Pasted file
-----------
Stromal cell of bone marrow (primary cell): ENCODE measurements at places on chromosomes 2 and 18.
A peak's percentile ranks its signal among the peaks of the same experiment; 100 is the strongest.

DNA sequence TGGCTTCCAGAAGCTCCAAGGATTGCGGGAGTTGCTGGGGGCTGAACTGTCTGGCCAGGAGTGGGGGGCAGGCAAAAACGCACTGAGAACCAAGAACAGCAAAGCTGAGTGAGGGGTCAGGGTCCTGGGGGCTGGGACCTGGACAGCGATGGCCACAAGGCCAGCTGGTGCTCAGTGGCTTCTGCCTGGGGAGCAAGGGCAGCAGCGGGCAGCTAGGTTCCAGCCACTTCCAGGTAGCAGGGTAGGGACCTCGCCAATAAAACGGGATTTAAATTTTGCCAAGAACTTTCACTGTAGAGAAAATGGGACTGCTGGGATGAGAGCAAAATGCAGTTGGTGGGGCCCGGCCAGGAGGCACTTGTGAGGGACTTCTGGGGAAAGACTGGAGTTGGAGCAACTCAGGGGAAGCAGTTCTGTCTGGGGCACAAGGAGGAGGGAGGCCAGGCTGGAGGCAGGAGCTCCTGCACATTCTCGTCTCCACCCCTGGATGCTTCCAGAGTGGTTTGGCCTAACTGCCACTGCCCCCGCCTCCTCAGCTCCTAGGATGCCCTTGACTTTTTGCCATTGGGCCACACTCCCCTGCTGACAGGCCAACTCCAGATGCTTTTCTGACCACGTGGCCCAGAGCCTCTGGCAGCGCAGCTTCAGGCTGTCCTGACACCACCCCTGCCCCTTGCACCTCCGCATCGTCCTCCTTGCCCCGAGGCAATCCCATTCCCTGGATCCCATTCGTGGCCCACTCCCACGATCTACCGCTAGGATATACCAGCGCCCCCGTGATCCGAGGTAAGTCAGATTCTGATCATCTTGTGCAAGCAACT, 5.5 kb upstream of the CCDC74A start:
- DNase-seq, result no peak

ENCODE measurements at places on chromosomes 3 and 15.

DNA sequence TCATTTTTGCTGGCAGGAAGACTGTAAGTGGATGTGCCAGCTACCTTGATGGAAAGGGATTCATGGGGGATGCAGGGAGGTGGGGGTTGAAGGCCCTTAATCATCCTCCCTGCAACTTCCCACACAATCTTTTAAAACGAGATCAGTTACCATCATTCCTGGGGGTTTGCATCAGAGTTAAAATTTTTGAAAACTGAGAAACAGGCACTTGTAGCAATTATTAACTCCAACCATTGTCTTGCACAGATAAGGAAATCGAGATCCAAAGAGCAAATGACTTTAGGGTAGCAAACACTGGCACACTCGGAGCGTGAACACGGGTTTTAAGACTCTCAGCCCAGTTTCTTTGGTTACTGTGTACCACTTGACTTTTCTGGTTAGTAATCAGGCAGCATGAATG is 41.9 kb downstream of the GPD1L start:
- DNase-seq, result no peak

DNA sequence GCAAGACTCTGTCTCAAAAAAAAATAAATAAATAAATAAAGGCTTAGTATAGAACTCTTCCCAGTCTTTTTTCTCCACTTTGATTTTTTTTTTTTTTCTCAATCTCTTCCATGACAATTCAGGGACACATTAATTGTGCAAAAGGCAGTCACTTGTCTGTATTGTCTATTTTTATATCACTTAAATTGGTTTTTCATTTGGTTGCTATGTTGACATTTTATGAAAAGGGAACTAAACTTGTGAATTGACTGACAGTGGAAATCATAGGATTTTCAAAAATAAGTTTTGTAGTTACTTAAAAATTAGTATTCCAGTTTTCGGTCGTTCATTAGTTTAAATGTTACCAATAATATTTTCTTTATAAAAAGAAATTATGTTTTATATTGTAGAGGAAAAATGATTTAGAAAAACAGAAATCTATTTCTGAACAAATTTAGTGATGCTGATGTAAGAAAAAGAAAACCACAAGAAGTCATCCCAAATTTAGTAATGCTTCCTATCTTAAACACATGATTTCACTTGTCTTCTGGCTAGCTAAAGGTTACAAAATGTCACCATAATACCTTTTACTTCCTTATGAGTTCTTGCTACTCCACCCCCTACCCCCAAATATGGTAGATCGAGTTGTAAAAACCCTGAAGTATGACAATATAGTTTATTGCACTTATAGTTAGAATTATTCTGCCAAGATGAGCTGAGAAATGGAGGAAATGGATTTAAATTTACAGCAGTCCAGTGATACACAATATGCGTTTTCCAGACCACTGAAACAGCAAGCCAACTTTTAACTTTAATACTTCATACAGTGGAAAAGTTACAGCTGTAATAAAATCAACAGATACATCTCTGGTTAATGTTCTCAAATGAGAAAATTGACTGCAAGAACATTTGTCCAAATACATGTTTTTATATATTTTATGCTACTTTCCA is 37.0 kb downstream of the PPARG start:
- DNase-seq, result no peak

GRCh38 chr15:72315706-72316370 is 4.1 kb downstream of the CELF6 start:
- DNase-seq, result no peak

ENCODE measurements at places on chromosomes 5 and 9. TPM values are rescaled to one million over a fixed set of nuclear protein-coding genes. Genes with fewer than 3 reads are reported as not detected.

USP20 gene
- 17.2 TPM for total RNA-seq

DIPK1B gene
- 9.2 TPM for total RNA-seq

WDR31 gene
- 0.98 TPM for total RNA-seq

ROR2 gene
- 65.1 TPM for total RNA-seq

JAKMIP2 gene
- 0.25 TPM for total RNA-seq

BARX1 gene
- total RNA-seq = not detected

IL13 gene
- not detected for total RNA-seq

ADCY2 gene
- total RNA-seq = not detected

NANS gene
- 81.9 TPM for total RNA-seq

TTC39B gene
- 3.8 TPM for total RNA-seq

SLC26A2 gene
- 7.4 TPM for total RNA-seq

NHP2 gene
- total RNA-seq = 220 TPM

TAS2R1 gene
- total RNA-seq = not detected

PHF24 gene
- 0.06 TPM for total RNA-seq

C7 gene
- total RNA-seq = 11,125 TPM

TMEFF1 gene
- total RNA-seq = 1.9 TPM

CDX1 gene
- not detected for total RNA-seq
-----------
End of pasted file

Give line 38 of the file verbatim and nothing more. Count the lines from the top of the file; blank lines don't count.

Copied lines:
- total RNA-seq = not detected